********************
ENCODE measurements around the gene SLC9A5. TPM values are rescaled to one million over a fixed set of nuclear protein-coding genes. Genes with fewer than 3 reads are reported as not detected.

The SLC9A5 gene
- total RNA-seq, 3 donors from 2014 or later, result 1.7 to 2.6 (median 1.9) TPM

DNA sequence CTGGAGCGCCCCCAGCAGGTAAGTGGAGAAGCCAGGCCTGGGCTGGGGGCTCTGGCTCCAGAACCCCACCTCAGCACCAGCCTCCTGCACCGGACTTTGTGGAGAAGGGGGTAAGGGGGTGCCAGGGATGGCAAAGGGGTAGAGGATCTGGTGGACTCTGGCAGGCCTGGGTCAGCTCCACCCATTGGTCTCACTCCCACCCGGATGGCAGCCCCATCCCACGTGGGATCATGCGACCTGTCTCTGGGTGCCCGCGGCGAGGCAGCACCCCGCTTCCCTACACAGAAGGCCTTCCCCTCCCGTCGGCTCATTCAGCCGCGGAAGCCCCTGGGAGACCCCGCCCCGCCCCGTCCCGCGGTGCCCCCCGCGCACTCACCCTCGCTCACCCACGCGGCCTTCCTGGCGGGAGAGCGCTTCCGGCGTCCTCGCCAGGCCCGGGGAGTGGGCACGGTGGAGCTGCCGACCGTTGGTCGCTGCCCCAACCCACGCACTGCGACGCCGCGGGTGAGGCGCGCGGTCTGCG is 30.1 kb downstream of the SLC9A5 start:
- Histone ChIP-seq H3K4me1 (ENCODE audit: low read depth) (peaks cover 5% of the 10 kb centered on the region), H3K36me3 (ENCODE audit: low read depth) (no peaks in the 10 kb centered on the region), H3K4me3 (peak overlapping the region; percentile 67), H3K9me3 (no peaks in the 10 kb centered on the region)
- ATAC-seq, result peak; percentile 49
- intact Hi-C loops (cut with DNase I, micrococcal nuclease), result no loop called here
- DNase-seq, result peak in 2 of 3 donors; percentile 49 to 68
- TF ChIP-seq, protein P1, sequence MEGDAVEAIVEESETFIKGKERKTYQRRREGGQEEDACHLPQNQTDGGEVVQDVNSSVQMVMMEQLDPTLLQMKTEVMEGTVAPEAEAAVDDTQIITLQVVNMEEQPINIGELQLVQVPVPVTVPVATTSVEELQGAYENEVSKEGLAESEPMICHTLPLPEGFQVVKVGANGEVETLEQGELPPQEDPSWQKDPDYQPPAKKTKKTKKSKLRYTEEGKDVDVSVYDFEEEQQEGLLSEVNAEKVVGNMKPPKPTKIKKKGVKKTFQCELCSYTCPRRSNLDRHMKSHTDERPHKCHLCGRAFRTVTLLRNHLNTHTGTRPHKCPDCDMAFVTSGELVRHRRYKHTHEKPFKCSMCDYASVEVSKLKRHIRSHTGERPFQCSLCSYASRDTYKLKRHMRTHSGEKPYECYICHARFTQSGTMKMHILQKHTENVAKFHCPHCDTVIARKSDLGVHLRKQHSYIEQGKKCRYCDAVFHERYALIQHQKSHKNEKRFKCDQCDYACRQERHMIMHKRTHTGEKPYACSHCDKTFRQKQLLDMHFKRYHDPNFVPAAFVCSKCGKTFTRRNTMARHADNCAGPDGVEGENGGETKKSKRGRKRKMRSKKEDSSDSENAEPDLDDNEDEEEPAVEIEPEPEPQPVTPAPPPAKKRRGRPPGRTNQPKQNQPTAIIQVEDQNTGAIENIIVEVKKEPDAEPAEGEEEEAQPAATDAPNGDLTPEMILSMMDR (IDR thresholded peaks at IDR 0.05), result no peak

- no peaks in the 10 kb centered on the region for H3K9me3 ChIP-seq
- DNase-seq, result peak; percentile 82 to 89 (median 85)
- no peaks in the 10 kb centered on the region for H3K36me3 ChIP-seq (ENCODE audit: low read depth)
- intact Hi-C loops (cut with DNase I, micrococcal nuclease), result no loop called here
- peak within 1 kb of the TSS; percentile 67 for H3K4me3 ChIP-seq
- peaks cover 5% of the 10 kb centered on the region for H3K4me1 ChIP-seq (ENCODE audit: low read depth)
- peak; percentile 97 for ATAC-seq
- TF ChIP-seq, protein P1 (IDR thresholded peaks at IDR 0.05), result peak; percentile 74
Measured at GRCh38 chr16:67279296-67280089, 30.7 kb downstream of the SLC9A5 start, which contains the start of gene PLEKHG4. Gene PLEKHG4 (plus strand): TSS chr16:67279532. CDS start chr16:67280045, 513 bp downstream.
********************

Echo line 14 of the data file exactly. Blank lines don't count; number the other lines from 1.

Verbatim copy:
- peak within 1 kb of the TSS; percentile 67 for H3K4me3 ChIP-seq